On average, German women have 1.3 children, among the lowest rate in the industrialised world, resulting in a shrinking and ageing population that threatens long-term finances and the ability of companies to find workers.
Chancellor Angela Merkel's conservatives are trumpeting an electoral pledge to bump up child benefits but admit that the power of their family policy to boost the low birthrate that threatens to take the shine off the German economy is limited.
AdvertisementHowever Family Minister Kristina Schroeder does not see the government's annual 200 billion euro ($264 billion) family policy as a failure.
"I am sceptical about the capacity for politics to manage families," she told reporters Thursday, adding that in terms of encouraging women to have more babies "my ambitions are modest."
However Germany's policies have often been criticised by the Organisation for Economic Cooperation and Development in Europe for hindering women being able to combine work and motherhood.
And the chancellor herself, who is childless, has highlighted several times that Germany's family policy is wanting compared to that of neighbouring France for example.
Michaela Kreyenfeld, of the Max Planck Institute for Demographic Research, said Germany's family policy "lacks coherence".
"Certain mechanisms support women who work, others encourage them to stay at home, for instance," she told AFP.
Nevertheless Merkel's conservatives, who are seeking re-election in three months time, plan to stay on the same path -- their platform includes more tax advantages for families, and a still unspecified hike in child benefits.
Schroeder, who was the first cabinet minister to give birth while in office, argues that, if people do not have children, it is often because they have not found the right partner "and on that, the state can't do anything for them".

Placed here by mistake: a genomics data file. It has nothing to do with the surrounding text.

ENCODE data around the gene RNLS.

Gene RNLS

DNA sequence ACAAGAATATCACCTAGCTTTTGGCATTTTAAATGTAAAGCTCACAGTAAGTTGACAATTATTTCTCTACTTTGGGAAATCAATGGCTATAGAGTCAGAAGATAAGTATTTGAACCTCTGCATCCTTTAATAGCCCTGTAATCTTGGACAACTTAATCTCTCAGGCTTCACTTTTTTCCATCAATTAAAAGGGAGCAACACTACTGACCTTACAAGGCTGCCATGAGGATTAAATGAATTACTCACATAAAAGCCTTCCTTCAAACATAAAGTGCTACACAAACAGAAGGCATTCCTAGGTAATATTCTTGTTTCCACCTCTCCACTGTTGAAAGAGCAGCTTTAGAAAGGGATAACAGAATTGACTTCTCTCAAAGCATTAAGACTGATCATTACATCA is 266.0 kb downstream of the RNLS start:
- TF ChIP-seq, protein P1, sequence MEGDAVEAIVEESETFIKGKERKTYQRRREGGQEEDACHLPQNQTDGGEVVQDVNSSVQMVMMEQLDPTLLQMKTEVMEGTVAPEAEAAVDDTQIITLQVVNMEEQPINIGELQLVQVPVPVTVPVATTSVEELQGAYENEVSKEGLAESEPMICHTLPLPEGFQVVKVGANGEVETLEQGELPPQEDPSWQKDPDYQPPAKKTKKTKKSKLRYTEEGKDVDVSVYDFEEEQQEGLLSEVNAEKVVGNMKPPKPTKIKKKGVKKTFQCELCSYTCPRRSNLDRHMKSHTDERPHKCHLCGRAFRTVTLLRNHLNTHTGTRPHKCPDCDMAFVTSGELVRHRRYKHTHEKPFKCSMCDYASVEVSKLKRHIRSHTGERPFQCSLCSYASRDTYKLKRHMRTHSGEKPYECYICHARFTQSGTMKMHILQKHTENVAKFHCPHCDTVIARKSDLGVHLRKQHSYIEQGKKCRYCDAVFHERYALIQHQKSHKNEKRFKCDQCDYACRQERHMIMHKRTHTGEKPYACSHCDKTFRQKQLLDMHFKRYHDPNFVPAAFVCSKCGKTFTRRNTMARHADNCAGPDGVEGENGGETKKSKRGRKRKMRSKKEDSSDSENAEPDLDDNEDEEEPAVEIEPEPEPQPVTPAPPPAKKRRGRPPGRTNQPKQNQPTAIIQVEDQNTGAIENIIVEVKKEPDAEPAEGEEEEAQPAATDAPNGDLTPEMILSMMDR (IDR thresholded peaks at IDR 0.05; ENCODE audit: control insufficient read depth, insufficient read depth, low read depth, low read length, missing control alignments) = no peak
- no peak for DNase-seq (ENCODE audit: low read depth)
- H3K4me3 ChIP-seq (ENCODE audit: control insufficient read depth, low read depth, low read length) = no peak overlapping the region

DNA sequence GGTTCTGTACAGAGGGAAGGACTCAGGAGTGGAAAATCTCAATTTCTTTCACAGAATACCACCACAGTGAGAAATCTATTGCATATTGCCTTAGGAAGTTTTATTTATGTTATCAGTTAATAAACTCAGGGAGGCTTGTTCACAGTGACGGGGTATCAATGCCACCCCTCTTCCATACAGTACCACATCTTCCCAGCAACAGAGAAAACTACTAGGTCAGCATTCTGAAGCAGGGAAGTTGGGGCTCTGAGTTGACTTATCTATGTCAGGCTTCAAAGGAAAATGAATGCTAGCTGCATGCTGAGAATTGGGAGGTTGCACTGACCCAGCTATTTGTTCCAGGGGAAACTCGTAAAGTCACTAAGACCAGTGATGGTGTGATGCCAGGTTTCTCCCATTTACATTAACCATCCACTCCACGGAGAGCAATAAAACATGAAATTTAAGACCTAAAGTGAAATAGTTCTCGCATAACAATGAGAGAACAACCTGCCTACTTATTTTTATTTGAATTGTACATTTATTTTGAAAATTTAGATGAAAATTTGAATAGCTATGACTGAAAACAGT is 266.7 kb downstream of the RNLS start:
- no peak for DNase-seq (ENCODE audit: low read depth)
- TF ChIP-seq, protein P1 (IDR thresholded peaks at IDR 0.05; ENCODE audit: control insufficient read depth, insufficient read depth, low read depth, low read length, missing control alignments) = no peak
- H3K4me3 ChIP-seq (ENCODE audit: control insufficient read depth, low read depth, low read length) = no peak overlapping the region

But her critics say there is no reason to suppose Germans are any unluckier in love than the French, British or Icelanders who all have substantially higher birth rates.
"Germany still tries too much to solve problems with money and not enough with infrastructure" such as more creches, complained Friday's Sueddeutsche Zeitung newspaper.
Mass circulation Bild scoffed at the government having judged its family policy a success and pointed to the system in Scandinavian countries, Iceland and France. "It's actually quite simple. It works everywhere where there are many women working and where there is good childcare."
"Why is that so difficult to understand?"
-- Small families now seen as the norm --
In Germany, more than one woman out of three with a university education is childless, which, according to Kreyenfeld, is "because they have to choose between children and career, they don't manage to reconcile the two".
Juggling home and work life and the need to get more women back to work after having children is a problem the government is keenly aware of and has been seeking to address for nearly a decade.
From August 1 every child from the age of one will have the right to a childcare spot, although the promise currently looks set to be difficult to achieve given a lack of spaces in creches, which are run by local authorities.
Another problem is that German couples with children are unlikely to have more than two, unlike in France where families with three or four children are more common, according to Kreyenfeld.
"France conducts a proactive birth policy and that is not the case in Germany due to historic factors," she said. Spurring people to have lots of children has negative connotations after the Nazi regime's idealisation of large German families.
Vera Kreuter, of the Berlin Institute for Population and Development, said not having lots of children had now become "the social norm" and was not going to change any time soon.
But she said that was no reason to stop trying to foster a turnaround.
"To stimulate the birthrate by encouraging people to fulfil their wish for a child must be an aim of family policy, not the only one, but one of them," she told AFP.
Merkel has warned that demographics is one of the biggest challenges that Germany faces this century as the motor of Europe's economy faces labour shortages and its pension system becomes strained.
On visits abroad she has explicitly urged young professionals to seek work in Germany, which will eventually require some 200,000 new foreign workers per year, according to officials.
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